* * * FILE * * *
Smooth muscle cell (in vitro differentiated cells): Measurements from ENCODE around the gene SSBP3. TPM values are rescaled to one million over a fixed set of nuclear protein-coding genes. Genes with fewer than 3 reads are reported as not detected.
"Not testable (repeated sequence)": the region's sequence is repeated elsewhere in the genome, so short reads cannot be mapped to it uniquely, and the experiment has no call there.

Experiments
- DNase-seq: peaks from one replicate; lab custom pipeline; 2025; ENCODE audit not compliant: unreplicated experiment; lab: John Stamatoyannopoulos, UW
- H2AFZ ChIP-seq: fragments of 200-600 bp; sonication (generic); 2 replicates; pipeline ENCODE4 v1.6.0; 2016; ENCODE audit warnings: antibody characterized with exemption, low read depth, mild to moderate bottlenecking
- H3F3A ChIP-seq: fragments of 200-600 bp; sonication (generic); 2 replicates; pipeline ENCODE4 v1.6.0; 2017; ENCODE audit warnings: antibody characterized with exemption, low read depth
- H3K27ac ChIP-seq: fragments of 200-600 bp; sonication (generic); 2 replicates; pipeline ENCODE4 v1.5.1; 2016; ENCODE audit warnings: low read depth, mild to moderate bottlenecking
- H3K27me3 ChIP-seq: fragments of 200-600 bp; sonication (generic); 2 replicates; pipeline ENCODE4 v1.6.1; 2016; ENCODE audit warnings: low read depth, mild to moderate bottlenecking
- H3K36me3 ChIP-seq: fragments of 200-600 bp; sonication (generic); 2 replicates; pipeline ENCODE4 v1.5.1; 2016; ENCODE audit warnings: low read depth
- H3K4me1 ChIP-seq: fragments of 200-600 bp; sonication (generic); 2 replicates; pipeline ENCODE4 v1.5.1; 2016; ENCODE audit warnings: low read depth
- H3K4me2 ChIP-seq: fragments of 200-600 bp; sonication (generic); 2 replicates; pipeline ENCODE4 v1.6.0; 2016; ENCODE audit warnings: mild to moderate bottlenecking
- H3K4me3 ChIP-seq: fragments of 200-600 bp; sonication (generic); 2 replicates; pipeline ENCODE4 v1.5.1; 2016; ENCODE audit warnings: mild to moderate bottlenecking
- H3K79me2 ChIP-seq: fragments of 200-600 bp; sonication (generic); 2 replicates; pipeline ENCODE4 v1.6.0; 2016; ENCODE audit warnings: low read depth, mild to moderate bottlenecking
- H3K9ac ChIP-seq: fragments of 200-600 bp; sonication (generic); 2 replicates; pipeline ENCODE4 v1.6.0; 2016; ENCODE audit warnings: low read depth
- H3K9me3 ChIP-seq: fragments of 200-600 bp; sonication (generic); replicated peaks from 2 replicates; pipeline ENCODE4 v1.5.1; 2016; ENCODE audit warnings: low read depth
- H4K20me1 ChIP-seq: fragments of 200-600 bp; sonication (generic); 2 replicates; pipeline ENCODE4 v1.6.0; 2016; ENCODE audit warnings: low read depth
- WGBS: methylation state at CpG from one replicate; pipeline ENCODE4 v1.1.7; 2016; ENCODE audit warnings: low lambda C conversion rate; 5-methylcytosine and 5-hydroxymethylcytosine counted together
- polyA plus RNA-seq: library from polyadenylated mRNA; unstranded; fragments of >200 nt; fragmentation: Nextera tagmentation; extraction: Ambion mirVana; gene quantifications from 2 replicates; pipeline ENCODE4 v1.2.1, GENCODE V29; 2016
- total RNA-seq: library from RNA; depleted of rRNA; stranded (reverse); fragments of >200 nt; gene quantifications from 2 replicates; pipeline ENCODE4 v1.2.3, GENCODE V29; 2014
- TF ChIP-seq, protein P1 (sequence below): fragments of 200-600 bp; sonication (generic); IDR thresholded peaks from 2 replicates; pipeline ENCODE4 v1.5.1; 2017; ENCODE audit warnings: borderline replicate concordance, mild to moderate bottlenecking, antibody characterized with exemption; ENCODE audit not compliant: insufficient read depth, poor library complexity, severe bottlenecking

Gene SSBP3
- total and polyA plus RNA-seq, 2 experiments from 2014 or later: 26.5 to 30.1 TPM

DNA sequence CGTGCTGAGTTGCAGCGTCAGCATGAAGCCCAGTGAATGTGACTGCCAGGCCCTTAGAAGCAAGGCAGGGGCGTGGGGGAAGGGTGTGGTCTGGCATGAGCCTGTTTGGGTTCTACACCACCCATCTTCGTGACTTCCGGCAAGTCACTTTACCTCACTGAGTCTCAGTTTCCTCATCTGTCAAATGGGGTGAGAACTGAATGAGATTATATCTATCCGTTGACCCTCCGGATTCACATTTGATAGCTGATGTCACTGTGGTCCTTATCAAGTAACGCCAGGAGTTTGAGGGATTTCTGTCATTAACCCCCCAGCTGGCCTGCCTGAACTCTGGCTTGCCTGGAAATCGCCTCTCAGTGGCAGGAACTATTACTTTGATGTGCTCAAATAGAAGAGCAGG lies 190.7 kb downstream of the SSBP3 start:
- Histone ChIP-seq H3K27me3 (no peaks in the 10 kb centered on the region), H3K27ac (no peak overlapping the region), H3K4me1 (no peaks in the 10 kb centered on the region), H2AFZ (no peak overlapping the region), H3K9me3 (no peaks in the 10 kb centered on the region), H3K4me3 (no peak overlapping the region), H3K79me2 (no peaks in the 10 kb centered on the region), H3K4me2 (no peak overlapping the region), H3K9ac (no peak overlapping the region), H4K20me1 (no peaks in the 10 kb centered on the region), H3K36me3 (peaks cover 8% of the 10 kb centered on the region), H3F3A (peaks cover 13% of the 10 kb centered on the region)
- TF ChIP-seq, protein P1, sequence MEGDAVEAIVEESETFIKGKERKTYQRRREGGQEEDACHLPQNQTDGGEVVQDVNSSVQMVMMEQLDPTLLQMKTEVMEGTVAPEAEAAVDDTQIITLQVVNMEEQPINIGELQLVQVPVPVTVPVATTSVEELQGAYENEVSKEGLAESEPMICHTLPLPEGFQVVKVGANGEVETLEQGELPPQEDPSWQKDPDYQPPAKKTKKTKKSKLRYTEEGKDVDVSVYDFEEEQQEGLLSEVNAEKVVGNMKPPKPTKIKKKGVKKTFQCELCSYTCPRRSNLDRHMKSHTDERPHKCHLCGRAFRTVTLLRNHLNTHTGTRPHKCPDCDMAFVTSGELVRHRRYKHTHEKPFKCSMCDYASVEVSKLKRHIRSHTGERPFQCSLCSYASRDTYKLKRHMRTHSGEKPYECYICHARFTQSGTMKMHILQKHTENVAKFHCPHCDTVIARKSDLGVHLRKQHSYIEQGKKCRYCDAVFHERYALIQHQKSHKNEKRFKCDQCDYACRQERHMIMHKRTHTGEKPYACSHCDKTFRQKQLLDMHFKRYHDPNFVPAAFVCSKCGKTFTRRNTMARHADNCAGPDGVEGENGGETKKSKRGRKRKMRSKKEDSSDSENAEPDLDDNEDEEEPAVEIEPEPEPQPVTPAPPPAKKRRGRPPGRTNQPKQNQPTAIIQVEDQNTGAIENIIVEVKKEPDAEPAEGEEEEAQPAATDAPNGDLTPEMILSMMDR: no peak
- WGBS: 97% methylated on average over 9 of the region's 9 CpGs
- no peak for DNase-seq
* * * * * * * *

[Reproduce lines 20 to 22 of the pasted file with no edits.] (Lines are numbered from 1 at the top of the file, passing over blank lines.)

- TF ChIP-seq, protein P1 (sequence below): fragments of 200-600 bp; sonication (generic); IDR thresholded peaks from 2 replicates; pipeline ENCODE4 v1.5.1; 2017; ENCODE audit warnings: borderline replicate concordance, mild to moderate bottlenecking, antibody characterized with exemption; ENCODE audit not compliant: insufficient read depth, poor library complexity, severe bottlenecking

Gene SSBP3
- total and polyA plus RNA-seq, 2 experiments from 2014 or later: 26.5 to 30.1 TPM